A group of misfits undergo Army basic training under the eye of an irascible but ultimately goodhearted sergeant. No, it isn't Stripes. It's Britain in the Fifties, and this was the first of a string of Carry On movies that numbered well over 20 and lasted, I think, until the Seventies. Charles Hawtrey, Hattie Jacques, Kenneth Williams, Kenneth Connor and several others made a pretty good living appearing in the series.
And the movie's not bad. Corny, with broad humor, good spirits, and with a nice, sentimental ending. It's the last platoon the sergeant will train before he retires. Will they win the outstanding squad cup after the final parade? Plus it has all the instantly recognizable cliche characters...the unconsummated newly wed (with his bride who gets a job on base), the nervous hypochondriac, the stumble-foot innocent, the hip guitar player. All very un-P.C.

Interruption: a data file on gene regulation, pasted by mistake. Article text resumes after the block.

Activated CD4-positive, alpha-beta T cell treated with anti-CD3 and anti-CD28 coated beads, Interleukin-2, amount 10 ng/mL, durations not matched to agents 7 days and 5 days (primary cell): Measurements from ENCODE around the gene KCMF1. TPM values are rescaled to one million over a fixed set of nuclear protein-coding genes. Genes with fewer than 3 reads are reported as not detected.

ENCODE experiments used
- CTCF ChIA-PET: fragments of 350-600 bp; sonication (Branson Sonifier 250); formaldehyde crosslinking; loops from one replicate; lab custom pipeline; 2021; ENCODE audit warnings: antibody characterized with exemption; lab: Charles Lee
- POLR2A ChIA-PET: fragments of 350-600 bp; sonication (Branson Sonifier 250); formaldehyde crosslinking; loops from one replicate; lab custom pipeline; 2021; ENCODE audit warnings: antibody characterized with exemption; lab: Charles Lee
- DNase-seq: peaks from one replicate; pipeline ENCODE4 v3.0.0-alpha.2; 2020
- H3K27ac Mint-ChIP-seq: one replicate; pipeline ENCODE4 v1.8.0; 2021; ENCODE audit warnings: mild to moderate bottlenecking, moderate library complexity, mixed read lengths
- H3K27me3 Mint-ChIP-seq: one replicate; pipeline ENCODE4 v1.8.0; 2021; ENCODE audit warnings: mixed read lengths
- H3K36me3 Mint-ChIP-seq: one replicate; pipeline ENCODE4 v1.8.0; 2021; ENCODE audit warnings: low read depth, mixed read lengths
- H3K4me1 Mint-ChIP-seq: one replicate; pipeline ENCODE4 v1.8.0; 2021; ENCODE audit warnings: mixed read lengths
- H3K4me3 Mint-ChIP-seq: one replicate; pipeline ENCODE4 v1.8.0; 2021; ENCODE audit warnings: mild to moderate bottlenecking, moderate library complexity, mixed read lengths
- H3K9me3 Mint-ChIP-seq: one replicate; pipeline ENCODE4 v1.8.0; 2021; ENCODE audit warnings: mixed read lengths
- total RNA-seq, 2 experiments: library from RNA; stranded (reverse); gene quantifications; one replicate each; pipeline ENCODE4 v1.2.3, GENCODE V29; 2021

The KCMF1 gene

Nice jobs by William Hartnell who plays the sergeant and by Eric Barker who plays the officer in charge who doesn't have the firmest grip on reality. Not least, the movie opens and closes with a really first-rate, rousing march.